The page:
The biggest problem with Digital Rights Management and/or Technical Protection Measures is that the biggest proponents of such schemes don’t understand the technology. For that reason I’m going to try to explain it in simple terms, that a non-programmer can understand.
I’ve programmed for a long time. I got my start using punch cards on an IBM mainframe, before Microsoft’s 1975 founding. I’ve worked on a variety of operating systems, on a variety of hardware. This doesn’t mean that I’m the world’s best programmer. I’m not. It’s just that I’ve been around long enough, and done enough things that I understand things that the average computer user doesn’t have the background to understand, just like a lawyer is going to understand law better than I will. I’m going to try to explain things as simply as possible, and I will include some examples using Beginner’s All-purpose Symbolic Instruction Code (BASIC). BASIC was designed to be human readable. A non-programmer can understand most of BASIC by looking at it.
DRM/TPM adds one or more levels of inefficiency into a system. In certain cases you want to add a level of inefficiency. An example would be in on-line banking, where the level of inefficiency added by identity management is a social necessity.
In computer operating systems, a certain level of inefficiency, like sign on ID, password, and access level, is considered a basic necessity. Too much adds costs to the system and slows operations.
A good example is Microsoft’s Windows Vista operating system, which added very little functionality over the earlier Windows XP operating system, but which required a far more powerful computer to run because of the new DRM sub-system. Microsoft’s competitor Apple was actually able to improve operating system performance of OS X during that time so that newer versions ran faster than older versions on the same hardware. Other operating systems (especially Linux) outperform both OS X and Windows now, which is why most of the world’s supercomputers use the Linux operating system.
Basic DRM/TPM often runs only once, during program start up. Such simple systems as this don’t need a lot of processing power, but are less secure. It is possible for a cracker to bypass the DRM/TPM in one place, and have a fully functioning program.
The more complex the DRM/TPM system, the more processing power is needed. The Windows Vista DRM sub-system mentioned above was far more complex, and required far more processing power. The greater the processing power required for a system to work, the greater the electrical power .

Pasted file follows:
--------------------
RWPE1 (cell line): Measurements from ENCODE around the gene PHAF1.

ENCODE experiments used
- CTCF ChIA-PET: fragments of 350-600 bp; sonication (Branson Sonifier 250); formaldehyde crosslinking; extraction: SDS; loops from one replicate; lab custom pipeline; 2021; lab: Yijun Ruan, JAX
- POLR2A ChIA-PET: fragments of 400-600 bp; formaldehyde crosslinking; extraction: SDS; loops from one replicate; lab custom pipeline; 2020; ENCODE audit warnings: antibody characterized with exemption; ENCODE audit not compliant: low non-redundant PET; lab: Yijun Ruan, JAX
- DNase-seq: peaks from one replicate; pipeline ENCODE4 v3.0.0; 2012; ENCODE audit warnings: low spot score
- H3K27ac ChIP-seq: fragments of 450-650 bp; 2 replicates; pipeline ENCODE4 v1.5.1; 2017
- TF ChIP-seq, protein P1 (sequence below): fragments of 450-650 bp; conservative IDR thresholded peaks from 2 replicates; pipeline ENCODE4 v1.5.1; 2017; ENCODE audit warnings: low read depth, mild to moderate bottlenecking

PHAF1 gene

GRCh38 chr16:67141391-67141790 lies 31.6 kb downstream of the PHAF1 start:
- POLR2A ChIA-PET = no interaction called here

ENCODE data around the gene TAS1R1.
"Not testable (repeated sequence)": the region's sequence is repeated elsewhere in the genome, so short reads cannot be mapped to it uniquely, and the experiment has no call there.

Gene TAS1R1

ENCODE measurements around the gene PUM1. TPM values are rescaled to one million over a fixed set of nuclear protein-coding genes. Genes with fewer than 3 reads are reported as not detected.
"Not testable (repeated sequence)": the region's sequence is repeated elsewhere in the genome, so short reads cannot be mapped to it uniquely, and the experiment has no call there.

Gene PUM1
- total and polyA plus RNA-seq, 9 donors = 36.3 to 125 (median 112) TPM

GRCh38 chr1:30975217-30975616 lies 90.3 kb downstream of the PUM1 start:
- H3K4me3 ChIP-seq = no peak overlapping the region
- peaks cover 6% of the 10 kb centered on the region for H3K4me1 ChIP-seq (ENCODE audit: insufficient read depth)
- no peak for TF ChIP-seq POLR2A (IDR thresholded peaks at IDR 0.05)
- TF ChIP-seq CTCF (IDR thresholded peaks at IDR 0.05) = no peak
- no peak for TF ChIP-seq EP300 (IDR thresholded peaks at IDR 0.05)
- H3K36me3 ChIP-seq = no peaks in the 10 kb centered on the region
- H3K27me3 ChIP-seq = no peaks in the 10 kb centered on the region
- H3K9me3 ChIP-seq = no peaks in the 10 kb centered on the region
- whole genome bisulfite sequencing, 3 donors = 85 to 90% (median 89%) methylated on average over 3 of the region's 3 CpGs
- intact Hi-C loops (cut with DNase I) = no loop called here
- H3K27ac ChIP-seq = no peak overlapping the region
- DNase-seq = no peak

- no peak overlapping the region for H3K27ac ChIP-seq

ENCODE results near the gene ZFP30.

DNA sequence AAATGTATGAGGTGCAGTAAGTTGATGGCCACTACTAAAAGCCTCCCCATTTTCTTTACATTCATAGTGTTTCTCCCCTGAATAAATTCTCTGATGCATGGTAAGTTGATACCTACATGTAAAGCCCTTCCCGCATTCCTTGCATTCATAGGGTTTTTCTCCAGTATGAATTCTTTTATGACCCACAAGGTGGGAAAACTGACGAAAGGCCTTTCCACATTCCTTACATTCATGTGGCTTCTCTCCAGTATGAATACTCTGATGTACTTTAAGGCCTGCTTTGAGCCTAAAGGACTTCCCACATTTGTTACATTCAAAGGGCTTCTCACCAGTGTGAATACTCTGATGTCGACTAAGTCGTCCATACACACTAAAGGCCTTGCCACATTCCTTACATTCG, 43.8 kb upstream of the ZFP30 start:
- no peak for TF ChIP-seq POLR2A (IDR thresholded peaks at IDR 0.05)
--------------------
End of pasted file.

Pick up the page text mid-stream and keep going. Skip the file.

For all the examples we are going to assume that each command uses ONE unit of power. This is for illustrative purposes only. Different computer processors require differing amounts of power for the same operation, and at different speeds. This is a vastly simplified explanation.
Let’s look at an example:
10 PRINT “Hello World”
This is the first program that many programmers wrote. It’s simple – it includes a single command – ‘PRINT‘ The Print command starts at the first space to the right of the first quotation mark and displays the character on the screen, and continues displaying the characters one after another until it reaches the second quotation mark. There are eleven characters between the quotation marks (the space is a character) so that one line program uses ELEVEN units of power.
Let’s change the program a bit.
10 LET variable=1
20 PRINT “Hello World”
40 IF variable<11 GOTO 20
In the above five lines we’ve set up a simple loop, which prints ‘Hello World’ ten times. The first line sets up a variable, and assigns it the value of ONE. The second line prints ‘Hello World’. The third line adds ONE to the variable. The fourth line checks the variable, and if it’s less than TEN sends the program back to the second line. The fifth line stops program execution. Let’s take a look at the costs to run this program.
Line 10 – costs 2 units
Line 20 – costs 11 units
Line 30 – costs 2 units
Line 40 – costs 3 units
Line 50 – costs 1 unit
Lines 20, 30, and 40 run 10 times each, so that’s 16*10=160 units. Lines 10 and 50 run once each for a total of 3 units. The total number of units to run the program is thus 163 units. If you ran the original program 10 times, the cost to run it would be 110 units, 53 units less, however you would need to manually hit the run button 10 times, so the second program is more efficient.
In a simplified LOGON procedure the user has to enter their USER NAME and PASSWORD, at which time the operating system checks the USER NAME to see if it exists, then checks the password to see if it’s entered correctly, and then assigns the user the access level specified. The password file is encrypted using a one way algorithm, in simple terms if your password is ‘PASSWORD’ the LOGON routine will apply the encryption routine to it, and check the result, which might be “XPALADOC” against the encrypted password stored in the file. Remember, this is vastly simplified. In very general terms this is how it works. The cost to run a simple, stripped down LOGON routine like I’ve illustrated would be 1500-2000 units. Real World LOGON routines will be a lot more complex.